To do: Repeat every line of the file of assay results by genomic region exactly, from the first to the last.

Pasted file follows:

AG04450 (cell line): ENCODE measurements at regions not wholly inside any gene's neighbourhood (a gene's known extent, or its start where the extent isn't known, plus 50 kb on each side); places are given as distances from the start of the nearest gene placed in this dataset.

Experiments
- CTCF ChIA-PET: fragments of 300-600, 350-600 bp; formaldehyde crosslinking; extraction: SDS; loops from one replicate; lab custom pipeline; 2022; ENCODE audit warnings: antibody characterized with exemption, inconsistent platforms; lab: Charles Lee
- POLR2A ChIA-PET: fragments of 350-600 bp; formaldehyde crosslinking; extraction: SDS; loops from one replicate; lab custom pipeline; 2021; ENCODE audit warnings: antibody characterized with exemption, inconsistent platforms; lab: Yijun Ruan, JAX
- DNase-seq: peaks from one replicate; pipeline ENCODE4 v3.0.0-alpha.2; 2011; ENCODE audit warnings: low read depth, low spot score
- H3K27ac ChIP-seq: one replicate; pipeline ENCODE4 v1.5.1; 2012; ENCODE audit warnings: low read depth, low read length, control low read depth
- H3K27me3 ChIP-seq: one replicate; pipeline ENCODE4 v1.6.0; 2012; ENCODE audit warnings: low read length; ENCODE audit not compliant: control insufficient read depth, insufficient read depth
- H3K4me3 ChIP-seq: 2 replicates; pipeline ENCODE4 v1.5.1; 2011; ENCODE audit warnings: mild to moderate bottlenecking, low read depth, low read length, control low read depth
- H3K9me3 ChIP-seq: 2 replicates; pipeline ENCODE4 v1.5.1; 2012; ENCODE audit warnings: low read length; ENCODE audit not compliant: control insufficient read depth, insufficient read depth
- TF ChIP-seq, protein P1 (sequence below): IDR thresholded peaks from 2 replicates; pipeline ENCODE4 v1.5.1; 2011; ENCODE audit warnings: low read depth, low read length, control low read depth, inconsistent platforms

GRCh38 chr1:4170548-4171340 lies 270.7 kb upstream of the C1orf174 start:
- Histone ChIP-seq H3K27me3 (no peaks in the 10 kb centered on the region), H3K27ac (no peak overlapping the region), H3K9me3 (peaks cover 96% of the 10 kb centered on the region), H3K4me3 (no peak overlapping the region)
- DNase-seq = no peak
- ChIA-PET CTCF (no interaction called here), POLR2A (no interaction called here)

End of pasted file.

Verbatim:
AG04450 (cell line): ENCODE measurements at regions not wholly inside any gene's neighbourhood (a gene's known extent, or its start where the extent isn't known, plus 50 kb on each side); places are given as distances from the start of the nearest gene placed in this dataset.

Experiments
- CTCF ChIA-PET: fragments of 300-600, 350-600 bp; formaldehyde crosslinking; extraction: SDS; loops from one replicate; lab custom pipeline; 2022; ENCODE audit warnings: antibody characterized with exemption, inconsistent platforms; lab: Charles Lee
- POLR2A ChIA-PET: fragments of 350-600 bp; formaldehyde crosslinking; extraction: SDS; loops from one replicate; lab custom pipeline; 2021; ENCODE audit warnings: antibody characterized with exemption, inconsistent platforms; lab: Yijun Ruan, JAX
- DNase-seq: peaks from one replicate; pipeline ENCODE4 v3.0.0-alpha.2; 2011; ENCODE audit warnings: low read depth, low spot score
- H3K27ac ChIP-seq: one replicate; pipeline ENCODE4 v1.5.1; 2012; ENCODE audit warnings: low read depth, low read length, control low read depth
- H3K27me3 ChIP-seq: one replicate; pipeline ENCODE4 v1.6.0; 2012; ENCODE audit warnings: low read length; ENCODE audit not compliant: control insufficient read depth, insufficient read depth
- H3K4me3 ChIP-seq: 2 replicates; pipeline ENCODE4 v1.5.1; 2011; ENCODE audit warnings: mild to moderate bottlenecking, low read depth, low read length, control low read depth
- H3K9me3 ChIP-seq: 2 replicates; pipeline ENCODE4 v1.5.1; 2012; ENCODE audit warnings: low read length; ENCODE audit not compliant: control insufficient read depth, insufficient read depth
- TF ChIP-seq, protein P1 (sequence below): IDR thresholded peaks from 2 replicates; pipeline ENCODE4 v1.5.1; 2011; ENCODE audit warnings: low read depth, low read length, control low read depth, inconsistent platforms

GRCh38 chr1:4170548-4171340 lies 270.7 kb upstream of the C1orf174 start:
- Histone ChIP-seq H3K27me3 (no peaks in the 10 kb centered on the region), H3K27ac (no peak overlapping the region), H3K9me3 (peaks cover 96% of the 10 kb centered on the region), H3K4me3 (no peak overlapping the region)
- DNase-seq = no peak
- ChIA-PET CTCF (no interaction called here), POLR2A (no interaction called here)